However, in the case of a man who is used to be called to the Torah with his father’s name and the father suddenly converts, it would shame him were we to stop using the father’s name all of a sudden. The result would be hurtful publicity of the fact that the father left Yiddishkeit. In this case Maharam Padua reaches the opposite conclusion  – that we should continue to call up the son using his father’s name.

What we can clearly see from the Maharam is that avoiding shaming somebody in public is his chief concern.

However, in a case of conversion to Judaism the important point is that there is no shame involved! On the contrary! Both the Trumat Hadeshen and Maharam Padua discuss the case where one has abandoned Judaism. We show our deeply felt appreciation to those who made the long and sometimes arduous journey of joining Am Israel and you should feel secure and confident in your new community. If a Ger or a Giyoret feels any hint of embarrassment or even shame then it is the community’s responsibility to think about its approach to converts rather than find ways of hiding the conversion.

One other point of difference to the ruling of Maharam Padua is that in the case of a woman, bringing up one’s genealogy is not as common as it is for a man. Furthermore, in the case of calling up a man to the Torah using the grandfather’s name, a direct reference to the family line is kept since the grandson is a direct descendant and we know which family he originated from. However, if you are to use Rivkah instead of Sarah it would be a way of hiding your conversion and your origins. In the situation of Gerut, Rivkah was not the Halakhic genealogy Chazal attributed to a female convert since only Avraham Avinu is called אב המון גוים – The father of a multitude of nations, inclusive also of Sarah who was converting the women.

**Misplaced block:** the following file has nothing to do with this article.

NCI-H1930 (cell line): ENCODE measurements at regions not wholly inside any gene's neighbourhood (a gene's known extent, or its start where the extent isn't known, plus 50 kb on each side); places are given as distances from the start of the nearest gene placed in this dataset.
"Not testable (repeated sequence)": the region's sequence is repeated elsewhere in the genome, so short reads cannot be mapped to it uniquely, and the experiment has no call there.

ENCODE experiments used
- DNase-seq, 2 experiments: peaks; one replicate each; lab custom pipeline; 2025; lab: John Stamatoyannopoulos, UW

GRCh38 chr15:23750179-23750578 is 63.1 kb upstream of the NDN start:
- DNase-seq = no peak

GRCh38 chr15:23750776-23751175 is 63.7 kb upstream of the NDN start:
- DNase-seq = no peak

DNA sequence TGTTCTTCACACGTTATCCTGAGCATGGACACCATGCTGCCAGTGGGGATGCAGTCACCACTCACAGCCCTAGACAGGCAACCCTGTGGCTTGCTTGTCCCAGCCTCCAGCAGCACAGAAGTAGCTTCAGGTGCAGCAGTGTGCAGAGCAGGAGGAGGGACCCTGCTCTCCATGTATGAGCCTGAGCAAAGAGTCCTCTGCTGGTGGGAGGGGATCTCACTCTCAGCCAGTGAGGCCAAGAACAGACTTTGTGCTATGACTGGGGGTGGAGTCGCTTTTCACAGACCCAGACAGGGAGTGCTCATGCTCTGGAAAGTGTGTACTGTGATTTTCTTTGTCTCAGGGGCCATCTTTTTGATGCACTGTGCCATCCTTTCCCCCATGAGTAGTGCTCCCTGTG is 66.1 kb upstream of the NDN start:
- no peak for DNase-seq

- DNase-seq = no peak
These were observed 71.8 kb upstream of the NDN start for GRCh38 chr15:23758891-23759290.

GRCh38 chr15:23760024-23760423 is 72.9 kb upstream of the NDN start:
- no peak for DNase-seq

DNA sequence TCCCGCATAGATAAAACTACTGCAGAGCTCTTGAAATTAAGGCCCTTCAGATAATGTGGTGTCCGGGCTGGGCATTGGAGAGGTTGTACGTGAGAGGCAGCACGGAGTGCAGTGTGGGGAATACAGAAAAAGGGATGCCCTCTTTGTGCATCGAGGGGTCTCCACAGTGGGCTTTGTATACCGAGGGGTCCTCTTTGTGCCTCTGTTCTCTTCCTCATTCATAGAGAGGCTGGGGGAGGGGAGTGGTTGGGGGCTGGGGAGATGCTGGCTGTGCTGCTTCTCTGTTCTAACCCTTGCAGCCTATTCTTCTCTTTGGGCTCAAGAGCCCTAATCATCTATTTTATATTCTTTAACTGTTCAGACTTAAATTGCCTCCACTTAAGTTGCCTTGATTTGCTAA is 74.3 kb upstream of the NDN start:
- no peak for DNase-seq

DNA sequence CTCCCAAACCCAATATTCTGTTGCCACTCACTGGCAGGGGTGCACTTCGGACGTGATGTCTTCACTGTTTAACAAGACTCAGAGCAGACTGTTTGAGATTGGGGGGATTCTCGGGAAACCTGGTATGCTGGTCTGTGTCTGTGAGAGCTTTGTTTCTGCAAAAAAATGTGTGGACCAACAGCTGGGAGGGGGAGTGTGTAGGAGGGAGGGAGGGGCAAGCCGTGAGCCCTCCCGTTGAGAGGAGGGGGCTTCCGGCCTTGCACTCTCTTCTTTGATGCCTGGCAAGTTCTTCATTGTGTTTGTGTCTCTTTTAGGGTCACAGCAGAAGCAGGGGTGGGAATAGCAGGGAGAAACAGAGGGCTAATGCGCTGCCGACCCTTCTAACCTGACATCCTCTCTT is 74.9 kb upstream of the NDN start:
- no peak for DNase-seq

One last significant consideration is that of the strict Halakhic requirement of writing exact names on various legal deeds and documentations. If the wrong name is written in a Get, for example, it will invalidate the Get. We are therefore careful with keeping records of all names and genealogy so as not to negate Gittin and other Halakhic documents (First Taz on the Rama Orach Chayim 139:3).

Similarly, since it is forbidden for a Kohen to marry a Giyoret, it is important we make sure no unfortunate circumstances arise out of misleading information regarding a Giyoret’s  lineage (Rabeinu Tam in the Tur Even Ha’ezer 2, Bayit Chadash Even Haezer 2:4)

Rabbanit Surale Rosen

a graduate of Matan’s 5 year Halakha program, is a certified To'enet Rabbanit and a graduate of Matan’s Advanced Talmud Institute. For the past 5 years she has headed Metivta – Matan’s Advanced Gemarah Program. She has taught Midrash, Talmud and Halakha and Daf Yomi in a wide array of shuls and communities, besides the Matan Beit Midrash, and written responses to halakhic questions through the Meshivat Nefesh online forum. Surale is also a graduate of Bar Ilan University and holds degrees in English Literature and Talmud. This past year she wrote the weekly Parashat HaShavua column for Chumash Shemot in the leading religious Israeli newspaper Makor Rishon and periodically writes Divrei Torah for weekly Torah publications. Surale Rosen is married to a community Rabbi and lives with her family in Jerusalem.